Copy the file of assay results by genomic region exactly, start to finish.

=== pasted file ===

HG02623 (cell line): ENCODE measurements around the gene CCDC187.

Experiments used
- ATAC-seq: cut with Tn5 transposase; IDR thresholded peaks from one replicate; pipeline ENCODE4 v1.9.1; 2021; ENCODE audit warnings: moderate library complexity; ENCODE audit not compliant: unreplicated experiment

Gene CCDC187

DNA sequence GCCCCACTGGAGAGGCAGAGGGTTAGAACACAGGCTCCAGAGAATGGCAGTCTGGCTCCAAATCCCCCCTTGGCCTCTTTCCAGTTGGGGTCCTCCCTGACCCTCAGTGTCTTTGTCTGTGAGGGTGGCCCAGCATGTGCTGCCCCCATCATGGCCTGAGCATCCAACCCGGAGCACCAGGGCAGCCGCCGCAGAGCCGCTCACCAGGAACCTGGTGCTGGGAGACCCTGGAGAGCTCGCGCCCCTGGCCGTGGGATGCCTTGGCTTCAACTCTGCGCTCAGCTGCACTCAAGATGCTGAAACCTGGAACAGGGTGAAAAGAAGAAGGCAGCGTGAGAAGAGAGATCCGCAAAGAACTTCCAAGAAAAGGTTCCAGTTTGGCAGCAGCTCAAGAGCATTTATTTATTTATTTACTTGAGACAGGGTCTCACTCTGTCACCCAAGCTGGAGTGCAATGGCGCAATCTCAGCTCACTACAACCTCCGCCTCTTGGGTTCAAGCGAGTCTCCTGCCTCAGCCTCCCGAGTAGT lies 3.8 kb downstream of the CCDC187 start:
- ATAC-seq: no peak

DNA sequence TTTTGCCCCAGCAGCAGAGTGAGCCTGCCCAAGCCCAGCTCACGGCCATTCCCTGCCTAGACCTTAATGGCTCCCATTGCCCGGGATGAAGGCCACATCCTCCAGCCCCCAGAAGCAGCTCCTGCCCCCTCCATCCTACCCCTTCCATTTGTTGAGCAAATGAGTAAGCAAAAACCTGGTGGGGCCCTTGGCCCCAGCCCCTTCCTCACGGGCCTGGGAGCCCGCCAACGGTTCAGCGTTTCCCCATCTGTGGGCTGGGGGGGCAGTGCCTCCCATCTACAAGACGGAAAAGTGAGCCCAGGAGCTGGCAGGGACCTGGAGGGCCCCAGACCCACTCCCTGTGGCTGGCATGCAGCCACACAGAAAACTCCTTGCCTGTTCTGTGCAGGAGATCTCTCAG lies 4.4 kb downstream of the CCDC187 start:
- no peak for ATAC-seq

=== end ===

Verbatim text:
HG02623 (cell line): ENCODE measurements around the gene CCDC187.

Experiments used
- ATAC-seq: cut with Tn5 transposase; IDR thresholded peaks from one replicate; pipeline ENCODE4 v1.9.1; 2021; ENCODE audit warnings: moderate library complexity; ENCODE audit not compliant: unreplicated experiment

Gene CCDC187

DNA sequence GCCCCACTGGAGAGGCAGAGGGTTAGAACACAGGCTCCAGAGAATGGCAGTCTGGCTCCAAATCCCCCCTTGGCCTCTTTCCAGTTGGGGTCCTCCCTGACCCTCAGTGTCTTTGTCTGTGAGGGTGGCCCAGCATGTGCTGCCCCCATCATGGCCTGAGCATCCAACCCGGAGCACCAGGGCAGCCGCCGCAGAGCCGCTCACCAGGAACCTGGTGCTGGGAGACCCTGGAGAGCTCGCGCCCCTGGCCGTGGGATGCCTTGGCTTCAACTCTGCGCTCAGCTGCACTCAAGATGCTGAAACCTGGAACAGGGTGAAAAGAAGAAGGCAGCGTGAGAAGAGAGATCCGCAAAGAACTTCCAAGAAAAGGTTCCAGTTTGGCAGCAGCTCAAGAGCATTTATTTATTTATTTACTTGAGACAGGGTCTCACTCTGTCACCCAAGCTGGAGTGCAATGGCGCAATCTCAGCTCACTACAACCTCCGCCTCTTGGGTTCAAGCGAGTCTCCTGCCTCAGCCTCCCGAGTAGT lies 3.8 kb downstream of the CCDC187 start:
- ATAC-seq: no peak

DNA sequence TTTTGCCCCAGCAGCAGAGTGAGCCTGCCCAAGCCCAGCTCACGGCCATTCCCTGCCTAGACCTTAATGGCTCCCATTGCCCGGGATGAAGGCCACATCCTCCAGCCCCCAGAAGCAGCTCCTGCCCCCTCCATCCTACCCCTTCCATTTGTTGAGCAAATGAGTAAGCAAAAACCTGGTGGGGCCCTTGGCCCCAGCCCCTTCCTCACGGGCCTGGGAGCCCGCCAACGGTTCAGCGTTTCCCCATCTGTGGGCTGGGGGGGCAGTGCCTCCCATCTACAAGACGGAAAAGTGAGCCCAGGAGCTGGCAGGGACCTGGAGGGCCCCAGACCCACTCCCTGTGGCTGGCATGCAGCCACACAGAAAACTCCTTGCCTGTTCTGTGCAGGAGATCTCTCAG lies 4.4 kb downstream of the CCDC187 start:
- no peak for ATAC-seq